Your six-year-old has just finished a match. And they lost. Your first instinct is probably to give them a hug and soothe their hurt. However, maybe this is also the time you ponder over how to deal with this pain such that it gives your child some perspective about competition.
Six-year-olds can be very competitive. That is not necessarily a bad thing considering the competitive world we live in. However what is important is that your child learns to look at winning and losing as a part of the game.
Some help from part will make them resilient to a loss.
- Bettering me: Six-year-olds have just learnt the concept of time. Take a stop watch and ask them to run to a tree and back. Show them the time they take and ask them to better it next time. This becomes a fun activity and it teaches them that they can work towards improving themselves even without competition.
- Practicing sportsmanship: Start with a simple game that does not require using many strategies. This way you can focus on teaching your child sportsmanship. Use phrases like”good job”, “great try” so that your child picks on them.
- Modeling sportsmanship: Make sure you demonstrate sportsmanship in your behaviour- while watching a game, when you are in traffic, when you play games with them. Children learn most by watching and imitating.
- Preparing them: Physical training apart, you want the child to be mentally prepared to play their best before a game. However do remind them that the idea is to have fun and sometimes their friends can win instead of them.
- Redefining win: Teach them that sportsmanship, playing by the rules and giving your best is what a good game is all about. Prioritize sportsmanship over winning.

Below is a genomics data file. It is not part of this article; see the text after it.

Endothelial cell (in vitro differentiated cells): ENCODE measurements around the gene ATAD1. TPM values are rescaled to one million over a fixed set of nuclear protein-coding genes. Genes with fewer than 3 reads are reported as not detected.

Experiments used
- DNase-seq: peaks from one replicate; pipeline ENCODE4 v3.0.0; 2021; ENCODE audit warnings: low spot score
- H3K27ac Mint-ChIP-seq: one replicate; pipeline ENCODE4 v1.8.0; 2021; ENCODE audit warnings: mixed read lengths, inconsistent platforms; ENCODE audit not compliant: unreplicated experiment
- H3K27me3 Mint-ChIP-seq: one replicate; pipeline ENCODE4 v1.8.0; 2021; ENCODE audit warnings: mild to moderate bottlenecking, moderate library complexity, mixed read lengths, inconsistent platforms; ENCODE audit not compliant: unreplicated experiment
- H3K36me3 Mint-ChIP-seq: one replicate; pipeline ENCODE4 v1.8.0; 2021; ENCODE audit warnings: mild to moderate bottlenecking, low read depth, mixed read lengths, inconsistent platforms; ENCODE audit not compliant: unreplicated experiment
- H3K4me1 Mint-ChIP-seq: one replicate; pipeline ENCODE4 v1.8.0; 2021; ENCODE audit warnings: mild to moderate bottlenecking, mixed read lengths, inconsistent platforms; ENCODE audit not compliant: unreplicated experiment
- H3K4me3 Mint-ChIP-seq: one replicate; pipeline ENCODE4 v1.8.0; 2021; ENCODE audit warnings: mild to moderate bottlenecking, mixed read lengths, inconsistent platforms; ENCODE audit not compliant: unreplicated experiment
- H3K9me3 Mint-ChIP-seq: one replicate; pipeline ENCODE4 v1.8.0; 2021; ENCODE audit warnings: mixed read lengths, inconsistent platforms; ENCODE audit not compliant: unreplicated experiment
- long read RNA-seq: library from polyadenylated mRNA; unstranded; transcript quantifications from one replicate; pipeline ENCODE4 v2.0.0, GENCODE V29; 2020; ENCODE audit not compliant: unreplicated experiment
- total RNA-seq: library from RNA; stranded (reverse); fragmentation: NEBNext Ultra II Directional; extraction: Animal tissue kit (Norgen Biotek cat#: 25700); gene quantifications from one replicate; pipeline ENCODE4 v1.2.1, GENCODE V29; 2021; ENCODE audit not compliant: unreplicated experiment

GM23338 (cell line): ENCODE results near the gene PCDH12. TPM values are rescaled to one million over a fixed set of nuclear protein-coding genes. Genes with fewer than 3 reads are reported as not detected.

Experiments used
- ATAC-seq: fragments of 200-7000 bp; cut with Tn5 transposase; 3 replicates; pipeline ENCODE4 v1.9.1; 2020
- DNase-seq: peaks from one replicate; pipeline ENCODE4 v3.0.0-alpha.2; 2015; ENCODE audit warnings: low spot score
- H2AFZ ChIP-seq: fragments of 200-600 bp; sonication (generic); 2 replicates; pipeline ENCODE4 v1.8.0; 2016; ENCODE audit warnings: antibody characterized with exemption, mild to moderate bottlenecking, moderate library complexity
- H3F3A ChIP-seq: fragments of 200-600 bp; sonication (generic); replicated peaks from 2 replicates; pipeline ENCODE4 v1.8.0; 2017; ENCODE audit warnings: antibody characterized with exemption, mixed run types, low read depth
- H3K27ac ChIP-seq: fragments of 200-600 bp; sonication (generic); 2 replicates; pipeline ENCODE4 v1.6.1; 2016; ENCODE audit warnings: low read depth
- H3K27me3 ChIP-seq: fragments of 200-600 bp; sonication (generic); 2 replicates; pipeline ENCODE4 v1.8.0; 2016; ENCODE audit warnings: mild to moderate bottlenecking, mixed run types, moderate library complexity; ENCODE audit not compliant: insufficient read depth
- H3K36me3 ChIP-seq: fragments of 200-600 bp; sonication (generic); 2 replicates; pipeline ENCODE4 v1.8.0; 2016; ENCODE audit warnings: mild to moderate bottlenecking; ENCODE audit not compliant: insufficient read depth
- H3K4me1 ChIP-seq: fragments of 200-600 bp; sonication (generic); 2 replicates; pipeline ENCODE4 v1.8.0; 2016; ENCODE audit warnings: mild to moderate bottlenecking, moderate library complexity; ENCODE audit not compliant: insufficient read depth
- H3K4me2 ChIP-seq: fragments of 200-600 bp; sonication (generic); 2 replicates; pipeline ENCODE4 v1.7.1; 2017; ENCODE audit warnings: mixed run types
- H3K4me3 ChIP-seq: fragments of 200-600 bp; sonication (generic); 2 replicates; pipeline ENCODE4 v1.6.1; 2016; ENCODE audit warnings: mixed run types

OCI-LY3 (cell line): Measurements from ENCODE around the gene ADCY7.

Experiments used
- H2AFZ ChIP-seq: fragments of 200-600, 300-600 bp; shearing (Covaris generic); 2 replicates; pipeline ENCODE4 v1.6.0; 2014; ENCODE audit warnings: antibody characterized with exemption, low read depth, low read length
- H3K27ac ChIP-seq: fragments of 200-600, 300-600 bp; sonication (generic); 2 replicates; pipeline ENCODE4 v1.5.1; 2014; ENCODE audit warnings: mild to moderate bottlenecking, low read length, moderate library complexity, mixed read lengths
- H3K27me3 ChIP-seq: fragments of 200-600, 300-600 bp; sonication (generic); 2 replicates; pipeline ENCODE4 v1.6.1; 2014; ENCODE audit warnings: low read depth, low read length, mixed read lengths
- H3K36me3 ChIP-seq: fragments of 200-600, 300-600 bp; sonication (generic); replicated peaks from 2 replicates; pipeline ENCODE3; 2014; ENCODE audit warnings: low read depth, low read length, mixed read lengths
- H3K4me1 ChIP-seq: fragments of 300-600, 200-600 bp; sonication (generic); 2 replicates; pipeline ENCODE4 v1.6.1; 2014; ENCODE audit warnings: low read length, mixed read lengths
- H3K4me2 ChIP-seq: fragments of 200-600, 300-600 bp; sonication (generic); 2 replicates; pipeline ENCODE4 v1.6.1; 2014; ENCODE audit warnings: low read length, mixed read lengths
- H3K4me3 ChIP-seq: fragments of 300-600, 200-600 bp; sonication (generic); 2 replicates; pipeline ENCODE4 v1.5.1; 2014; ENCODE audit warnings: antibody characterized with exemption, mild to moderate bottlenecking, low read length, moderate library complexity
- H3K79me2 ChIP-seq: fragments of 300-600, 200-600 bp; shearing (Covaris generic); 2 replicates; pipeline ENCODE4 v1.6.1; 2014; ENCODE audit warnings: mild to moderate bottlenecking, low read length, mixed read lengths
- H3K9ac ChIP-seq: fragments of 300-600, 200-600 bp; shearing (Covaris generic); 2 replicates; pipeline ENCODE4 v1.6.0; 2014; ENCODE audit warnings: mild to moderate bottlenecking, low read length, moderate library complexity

- Praising them: Do remember to notice, point out and appreciate what went well for them in the game. Also, applaud them for showing sportsmanship like congratulating their friend on winning.
- Losing gracefully: Spell out phrases that they can use- like “good game”, “congratulations” even when they lose. Make them realize how their feedback can make someone else feel.
- Talking to them: Discuss the game they lost. Their loss is not a reason to pretend it did not happen. If you sound normal and calm about it, they will take it as a cue that losing was not a big deal. You could actually come up with constructive ideas to make things turn in their favour the next time.
- Trying again: Tell them there are always good days and bad days. Losing a game is no reason to give up trying altogether. They need to practice and better their game.
As your child grows older winning and losing becomes increasingly important to them. Therefore, it is equally important to teach them to bounce back after a loss. They need to learn that failure is not an end – it is just a chance to try again.